Treating skinned knees and stomachaches is part of the drill at any school nurse’s office or school-based health center. But for many kids, health-care providers at these sites do much more than treat everyday aches and pains: They give checkups and vaccinations, make sure kids take their insulin shots and antidepressants on time, and teach them how to manage chronic conditions such as asthma.
The money will help bolster the unique role that school-based health-care providers play in children’s lives, say experts. “You get to see things that you just can’t see in a private doctor’s office when a parent brings them in,” says Veda Johnson. A pediatrician and longtime advocate for school-based health centers, Johnson directs a program at Atlanta’s Emory University that aims to expand such centers in Georgia.
Next summer, the next round of funds are expected to be distributed, says Linda Juszczak, executive director of the National Assembly on School-Based Health Care, a Washington-based advocacy group. However, given ongoing political and budgetary challenges, the remaining funds could be at risk, she says. “We’ll do everything in our power to ensure that it remains safe.”
School-based health centers go beyond the services of a school nurse. They are clinics that provide primary care to students, and often mental health and dental care as well. Clinics often also provide reproductive health services to middle and high school students; some offer birth-control services. Typically located in medically under-served urban areas, they’re relatively rare: Only about 1,900 of the roughly 133,000 schools across the country have them. As of 2009, the District had 4, Maryland 71 and Virginia 19. Funding is often cobbled together from a variety of sources, including community-based health centers, health-care systems, foundation grants, and state and local funds.
Generally, school-based health centers supplement the care that children receive from their regular pediatrician, if they have one. Over the years some pediatricians have expressed concern that the clinics could disrupt their relationships with families and lead to fragmented care, says Robert Murray, who recently served as chair of the Council on School Health for the American Academy of Pediatrics. But many kids who use school-based health centers are not otherwise connected to a health-care provider, he says.
For some kids, in fact, the practitioner at the school clinic is their primary health-care provider, serving them even after they move on to another school.
That’s the way it is at the four elementary school clinics operated by HEALS (Health Establishments at Local Schools) in Huntsville, Ala. Starting with a well-child visit at the beginning of the school year, clinic staff keep regular tabs on the kids, providing vaccinations and treatment for everything from allergies to strep throat. Even after they leave elementary school, the kids come back for care, usually until they reach age 19. “We are the medical home for our children,” says Connie Carnes, executive director for HEALS, which received $313,107 in grants that it will use to build two new health centers, an electronic medical records system and other projects.
Even after the $200 million cash infusion, school-based health centers will still be few and far between. Most students are more likely to see a school nurse if they need medical care. But school nurses aren’t as plentiful as some advocates would like. About half of public schools have a full-time nurse, and three-quarters have one at least part time. As budget problems continue, school nurse positions are sometimes in jeopardy.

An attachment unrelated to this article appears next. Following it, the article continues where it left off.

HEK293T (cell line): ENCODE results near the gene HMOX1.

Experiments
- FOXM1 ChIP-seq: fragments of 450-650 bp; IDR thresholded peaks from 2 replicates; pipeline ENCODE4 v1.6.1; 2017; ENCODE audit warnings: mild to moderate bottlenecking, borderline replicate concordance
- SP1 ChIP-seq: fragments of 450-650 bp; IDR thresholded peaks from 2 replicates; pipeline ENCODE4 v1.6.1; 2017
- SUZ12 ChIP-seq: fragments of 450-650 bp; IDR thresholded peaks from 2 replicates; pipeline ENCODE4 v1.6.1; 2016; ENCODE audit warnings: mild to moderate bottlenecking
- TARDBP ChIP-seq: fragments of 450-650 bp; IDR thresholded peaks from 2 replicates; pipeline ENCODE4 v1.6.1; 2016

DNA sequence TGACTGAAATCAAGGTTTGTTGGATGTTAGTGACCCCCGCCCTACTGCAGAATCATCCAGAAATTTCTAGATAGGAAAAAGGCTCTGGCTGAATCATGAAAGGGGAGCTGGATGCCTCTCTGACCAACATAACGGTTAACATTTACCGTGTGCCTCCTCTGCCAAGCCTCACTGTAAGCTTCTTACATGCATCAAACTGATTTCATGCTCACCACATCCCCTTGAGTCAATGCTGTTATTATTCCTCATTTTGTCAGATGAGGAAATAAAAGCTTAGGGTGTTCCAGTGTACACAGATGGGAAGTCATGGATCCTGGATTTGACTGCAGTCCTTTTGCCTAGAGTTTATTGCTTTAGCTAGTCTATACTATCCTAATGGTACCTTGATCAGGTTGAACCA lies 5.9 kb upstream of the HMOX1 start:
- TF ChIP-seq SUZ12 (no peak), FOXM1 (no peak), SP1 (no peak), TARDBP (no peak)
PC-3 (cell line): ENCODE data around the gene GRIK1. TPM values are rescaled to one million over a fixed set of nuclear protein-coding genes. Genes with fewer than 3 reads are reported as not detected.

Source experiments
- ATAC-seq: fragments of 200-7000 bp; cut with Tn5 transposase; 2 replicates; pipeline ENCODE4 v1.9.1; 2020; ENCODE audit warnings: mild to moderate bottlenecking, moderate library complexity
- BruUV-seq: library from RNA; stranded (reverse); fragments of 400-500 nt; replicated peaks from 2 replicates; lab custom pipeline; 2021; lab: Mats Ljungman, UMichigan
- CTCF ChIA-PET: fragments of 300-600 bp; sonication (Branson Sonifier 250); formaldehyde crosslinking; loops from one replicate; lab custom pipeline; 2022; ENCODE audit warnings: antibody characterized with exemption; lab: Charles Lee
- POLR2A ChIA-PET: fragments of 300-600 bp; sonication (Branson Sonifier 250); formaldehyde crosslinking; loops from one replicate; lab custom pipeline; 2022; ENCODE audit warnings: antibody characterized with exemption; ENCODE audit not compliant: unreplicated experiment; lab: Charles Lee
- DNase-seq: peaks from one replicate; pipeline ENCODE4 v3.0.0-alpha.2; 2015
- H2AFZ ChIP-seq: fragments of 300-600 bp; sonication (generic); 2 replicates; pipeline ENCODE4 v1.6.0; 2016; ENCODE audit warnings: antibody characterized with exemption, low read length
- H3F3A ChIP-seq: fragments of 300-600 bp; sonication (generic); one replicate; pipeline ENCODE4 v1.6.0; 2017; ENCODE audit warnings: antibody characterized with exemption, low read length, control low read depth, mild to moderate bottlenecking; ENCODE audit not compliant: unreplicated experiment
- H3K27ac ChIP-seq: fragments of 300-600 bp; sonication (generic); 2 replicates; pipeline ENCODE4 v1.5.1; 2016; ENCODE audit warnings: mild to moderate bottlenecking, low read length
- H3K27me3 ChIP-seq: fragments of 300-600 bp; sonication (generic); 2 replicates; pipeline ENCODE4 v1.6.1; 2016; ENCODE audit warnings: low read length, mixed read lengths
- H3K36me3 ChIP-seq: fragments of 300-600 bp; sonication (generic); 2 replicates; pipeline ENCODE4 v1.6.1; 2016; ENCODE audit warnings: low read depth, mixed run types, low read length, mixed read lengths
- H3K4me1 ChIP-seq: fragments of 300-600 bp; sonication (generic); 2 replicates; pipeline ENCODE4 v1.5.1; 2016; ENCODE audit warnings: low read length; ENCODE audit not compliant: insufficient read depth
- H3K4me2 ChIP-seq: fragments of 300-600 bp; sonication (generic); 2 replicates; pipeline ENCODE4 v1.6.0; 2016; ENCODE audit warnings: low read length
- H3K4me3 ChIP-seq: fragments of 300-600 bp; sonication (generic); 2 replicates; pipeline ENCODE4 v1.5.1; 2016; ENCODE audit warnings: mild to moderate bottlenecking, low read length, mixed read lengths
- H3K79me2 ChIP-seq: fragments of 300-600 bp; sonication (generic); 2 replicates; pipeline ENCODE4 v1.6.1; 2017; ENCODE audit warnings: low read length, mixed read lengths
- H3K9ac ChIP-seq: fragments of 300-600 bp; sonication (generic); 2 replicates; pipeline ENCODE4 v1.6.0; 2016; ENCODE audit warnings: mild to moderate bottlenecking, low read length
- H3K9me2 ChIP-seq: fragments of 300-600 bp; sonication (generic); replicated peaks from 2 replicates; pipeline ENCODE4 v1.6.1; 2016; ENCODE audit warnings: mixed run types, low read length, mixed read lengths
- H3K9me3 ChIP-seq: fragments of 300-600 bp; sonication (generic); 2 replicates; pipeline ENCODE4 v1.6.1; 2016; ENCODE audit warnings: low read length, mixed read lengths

Only 15 states and the District have one nurse for every 750 students, a standard that advocates consider optimal for a school whose kids have average medical needs. (Virginia does not make the cut; Maryland is close, at one nurse per 776 students.) And there is an increasing number of students who require special medical attention: kids with cancer, heart disease, severe allergies and more. For them, “the school nurse is the primary contact,” says Murray.
On a typical school day, school nurse Sandi Delack sees 40 to 50 students at Ferri Middle School in Johnston, R.I. Five to 10 of the visits are for injuries, such as a finger slammed in a locker. Up to half the visits are for emotional or mental health issues that present as physical maladies.
“They have a headache or a stomachache, and you find out they have issues at home or problems in school,” says Delack.
Last school year, Delack also oversaw eight children who had to take daily medication, mostly for conditions such as attention-deficit hyperactivity disorder, depression or anxiety.
Bailey Brayton, a seventh-grader who received a diagnosis of Type 1 diabetes about six years ago, was one of her daily visitors. When he arrived, he would pull out the plastic container containing his insulin, test strips, test kit and snacks. Although he could inject himself, Delack was there to oversee the process and decide if an abnormal glucose reading warranted a call to his parents.
Bailey is more self-sufficient now than when he was younger, but his mom, Jessica Brayton, is grateful to have a trained medical professional on hand at school. “If there was no nurse, I’d have to oversee it,” she says. “It’s like having a second mom at school.”
This column is produced through a collaboration between The Post and Kaiser Health News. KHN, an editorially independent news service, is a program of the Kaiser Family Foundation, a nonpartisan health-care-policy organization that is not affiliated with Kaiser Permanente. E-mail: